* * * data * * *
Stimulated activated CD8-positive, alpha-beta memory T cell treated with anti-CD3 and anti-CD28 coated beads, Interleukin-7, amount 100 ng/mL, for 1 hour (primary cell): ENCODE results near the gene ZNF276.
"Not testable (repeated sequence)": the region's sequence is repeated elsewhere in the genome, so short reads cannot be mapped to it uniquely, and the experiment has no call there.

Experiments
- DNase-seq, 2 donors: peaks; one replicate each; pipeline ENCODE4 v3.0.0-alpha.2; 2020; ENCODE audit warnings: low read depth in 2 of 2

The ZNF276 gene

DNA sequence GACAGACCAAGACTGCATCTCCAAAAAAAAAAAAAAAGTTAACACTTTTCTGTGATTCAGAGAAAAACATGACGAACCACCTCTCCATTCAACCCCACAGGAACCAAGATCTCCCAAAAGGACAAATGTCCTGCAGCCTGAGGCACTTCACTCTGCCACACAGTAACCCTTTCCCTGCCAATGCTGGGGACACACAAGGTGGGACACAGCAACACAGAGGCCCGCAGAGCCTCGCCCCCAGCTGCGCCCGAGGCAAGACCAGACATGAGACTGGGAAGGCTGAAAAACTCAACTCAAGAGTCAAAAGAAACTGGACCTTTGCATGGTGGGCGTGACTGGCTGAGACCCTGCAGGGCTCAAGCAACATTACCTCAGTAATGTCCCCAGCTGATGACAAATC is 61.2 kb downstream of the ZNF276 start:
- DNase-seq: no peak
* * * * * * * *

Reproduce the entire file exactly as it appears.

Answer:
Stimulated activated CD8-positive, alpha-beta memory T cell treated with anti-CD3 and anti-CD28 coated beads, Interleukin-7, amount 100 ng/mL, for 1 hour (primary cell): ENCODE results near the gene ZNF276.
"Not testable (repeated sequence)": the region's sequence is repeated elsewhere in the genome, so short reads cannot be mapped to it uniquely, and the experiment has no call there.

Experiments
- DNase-seq, 2 donors: peaks; one replicate each; pipeline ENCODE4 v3.0.0-alpha.2; 2020; ENCODE audit warnings: low read depth in 2 of 2

The ZNF276 gene

DNA sequence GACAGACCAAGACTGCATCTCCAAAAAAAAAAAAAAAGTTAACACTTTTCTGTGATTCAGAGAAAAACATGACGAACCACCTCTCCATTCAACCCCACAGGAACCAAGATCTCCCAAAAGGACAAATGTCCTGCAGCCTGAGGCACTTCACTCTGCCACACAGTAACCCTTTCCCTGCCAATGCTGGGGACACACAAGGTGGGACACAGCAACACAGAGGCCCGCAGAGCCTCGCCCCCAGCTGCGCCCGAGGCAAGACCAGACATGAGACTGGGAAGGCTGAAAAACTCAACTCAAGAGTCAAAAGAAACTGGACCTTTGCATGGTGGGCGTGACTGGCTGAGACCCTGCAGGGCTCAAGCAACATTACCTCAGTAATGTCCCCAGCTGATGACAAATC is 61.2 kb downstream of the ZNF276 start:
- DNase-seq: no peak